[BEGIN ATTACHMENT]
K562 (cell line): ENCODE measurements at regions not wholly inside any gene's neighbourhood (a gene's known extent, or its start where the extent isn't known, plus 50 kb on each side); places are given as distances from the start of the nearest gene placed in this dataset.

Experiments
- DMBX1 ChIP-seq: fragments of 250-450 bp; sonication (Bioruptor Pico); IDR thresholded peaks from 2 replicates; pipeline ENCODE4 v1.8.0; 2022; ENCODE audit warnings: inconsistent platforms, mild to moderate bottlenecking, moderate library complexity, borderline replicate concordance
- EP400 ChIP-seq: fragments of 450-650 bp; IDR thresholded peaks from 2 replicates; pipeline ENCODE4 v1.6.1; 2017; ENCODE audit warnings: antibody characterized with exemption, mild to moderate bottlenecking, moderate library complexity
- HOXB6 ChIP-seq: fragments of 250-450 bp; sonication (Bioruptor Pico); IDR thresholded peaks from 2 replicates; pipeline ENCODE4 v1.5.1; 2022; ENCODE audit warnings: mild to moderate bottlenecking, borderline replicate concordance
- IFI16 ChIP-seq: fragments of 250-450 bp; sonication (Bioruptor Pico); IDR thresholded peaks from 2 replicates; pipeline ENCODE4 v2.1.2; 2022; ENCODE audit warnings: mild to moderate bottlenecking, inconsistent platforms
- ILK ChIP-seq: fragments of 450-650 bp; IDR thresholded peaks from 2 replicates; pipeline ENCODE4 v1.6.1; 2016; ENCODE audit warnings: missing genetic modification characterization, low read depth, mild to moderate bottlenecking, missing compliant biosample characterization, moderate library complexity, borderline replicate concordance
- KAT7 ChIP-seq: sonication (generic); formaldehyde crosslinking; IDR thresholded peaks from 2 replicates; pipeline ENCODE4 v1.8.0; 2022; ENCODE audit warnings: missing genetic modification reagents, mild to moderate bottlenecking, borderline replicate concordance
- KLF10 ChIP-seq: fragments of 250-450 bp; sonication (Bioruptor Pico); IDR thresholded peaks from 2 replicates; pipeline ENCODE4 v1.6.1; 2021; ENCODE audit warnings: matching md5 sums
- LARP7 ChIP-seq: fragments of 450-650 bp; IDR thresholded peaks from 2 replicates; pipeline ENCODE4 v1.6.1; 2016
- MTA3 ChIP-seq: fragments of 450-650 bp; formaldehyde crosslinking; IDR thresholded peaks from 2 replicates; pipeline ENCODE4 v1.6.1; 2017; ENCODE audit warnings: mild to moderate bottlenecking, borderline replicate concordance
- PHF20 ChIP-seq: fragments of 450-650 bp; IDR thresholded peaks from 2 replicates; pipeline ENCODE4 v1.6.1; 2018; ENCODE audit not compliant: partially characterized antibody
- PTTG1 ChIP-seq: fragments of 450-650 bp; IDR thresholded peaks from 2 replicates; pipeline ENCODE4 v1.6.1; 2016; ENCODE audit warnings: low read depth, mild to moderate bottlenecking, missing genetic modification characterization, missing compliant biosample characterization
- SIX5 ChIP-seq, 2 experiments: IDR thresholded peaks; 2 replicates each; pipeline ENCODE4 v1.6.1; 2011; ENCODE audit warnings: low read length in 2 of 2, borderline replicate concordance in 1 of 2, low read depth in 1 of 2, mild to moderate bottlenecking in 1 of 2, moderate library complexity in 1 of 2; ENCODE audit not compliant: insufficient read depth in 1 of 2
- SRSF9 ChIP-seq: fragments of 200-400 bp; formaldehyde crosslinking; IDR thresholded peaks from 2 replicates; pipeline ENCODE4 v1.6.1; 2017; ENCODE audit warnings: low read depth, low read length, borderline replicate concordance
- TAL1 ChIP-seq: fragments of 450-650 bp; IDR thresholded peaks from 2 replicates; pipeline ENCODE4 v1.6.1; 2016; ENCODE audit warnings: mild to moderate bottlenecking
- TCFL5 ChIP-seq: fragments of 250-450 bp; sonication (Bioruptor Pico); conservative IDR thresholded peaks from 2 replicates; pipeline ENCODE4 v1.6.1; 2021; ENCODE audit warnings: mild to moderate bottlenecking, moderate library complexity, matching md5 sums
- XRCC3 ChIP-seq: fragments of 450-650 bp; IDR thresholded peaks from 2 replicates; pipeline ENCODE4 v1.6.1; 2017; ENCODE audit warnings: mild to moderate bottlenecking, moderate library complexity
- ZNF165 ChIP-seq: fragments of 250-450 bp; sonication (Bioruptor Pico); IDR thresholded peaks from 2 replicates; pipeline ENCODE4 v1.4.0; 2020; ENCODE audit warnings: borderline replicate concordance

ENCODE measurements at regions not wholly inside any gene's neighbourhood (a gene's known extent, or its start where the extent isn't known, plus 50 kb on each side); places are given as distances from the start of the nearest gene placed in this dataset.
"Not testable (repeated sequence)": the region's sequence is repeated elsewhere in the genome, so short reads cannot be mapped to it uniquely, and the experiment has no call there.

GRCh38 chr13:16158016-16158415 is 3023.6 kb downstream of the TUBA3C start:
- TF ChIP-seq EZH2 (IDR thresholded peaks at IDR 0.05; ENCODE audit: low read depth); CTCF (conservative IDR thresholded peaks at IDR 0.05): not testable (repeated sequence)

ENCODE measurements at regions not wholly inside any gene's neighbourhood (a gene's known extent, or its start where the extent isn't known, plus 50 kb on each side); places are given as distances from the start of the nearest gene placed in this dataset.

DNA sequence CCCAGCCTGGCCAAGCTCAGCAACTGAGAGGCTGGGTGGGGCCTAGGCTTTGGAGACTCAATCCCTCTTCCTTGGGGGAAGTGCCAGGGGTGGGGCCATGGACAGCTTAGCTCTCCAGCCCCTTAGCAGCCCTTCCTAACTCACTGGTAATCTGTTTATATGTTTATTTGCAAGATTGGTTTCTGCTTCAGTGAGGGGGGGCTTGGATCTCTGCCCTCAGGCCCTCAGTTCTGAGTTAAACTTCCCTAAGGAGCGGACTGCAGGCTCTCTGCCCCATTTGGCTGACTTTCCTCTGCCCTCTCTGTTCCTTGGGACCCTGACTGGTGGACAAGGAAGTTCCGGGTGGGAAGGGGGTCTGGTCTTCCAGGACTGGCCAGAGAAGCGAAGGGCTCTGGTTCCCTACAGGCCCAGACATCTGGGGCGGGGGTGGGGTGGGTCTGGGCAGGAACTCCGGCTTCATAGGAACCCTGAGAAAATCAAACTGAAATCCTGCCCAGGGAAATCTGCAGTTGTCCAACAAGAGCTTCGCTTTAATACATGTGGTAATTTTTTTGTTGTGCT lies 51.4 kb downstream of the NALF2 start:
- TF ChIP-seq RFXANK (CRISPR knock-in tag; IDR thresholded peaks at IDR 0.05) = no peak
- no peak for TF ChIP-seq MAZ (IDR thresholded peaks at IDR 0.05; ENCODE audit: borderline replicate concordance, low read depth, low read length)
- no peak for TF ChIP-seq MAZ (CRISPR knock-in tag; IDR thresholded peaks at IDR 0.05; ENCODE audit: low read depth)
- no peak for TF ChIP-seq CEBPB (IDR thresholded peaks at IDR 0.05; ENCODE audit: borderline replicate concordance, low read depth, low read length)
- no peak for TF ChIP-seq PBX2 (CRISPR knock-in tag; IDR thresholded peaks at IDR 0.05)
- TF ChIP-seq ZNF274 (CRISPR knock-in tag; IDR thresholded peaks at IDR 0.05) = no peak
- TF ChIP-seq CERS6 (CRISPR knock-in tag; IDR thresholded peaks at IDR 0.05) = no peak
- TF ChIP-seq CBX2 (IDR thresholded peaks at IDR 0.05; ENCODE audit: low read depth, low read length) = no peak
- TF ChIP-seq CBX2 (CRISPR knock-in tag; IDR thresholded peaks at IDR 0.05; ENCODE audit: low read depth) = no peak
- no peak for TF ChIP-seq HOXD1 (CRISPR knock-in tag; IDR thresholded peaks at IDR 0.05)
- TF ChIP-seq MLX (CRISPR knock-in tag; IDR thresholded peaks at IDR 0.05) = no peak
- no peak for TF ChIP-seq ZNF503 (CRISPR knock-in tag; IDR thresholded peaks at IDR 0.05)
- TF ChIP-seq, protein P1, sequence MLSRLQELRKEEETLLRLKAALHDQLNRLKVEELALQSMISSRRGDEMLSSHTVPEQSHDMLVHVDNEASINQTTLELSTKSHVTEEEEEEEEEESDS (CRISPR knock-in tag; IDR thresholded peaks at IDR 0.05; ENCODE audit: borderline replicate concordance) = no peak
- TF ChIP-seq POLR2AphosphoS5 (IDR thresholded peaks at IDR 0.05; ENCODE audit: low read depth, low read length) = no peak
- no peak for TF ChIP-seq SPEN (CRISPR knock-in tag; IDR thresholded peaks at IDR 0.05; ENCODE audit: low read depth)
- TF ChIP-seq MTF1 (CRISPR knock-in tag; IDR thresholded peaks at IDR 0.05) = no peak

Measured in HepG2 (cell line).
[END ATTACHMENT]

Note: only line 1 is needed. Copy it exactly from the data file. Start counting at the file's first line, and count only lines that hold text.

K562 (cell line): ENCODE measurements at regions not wholly inside any gene's neighbourhood (a gene's known extent, or its start where the extent isn't known, plus 50 kb on each side); places are given as distances from the start of the nearest gene placed in this dataset.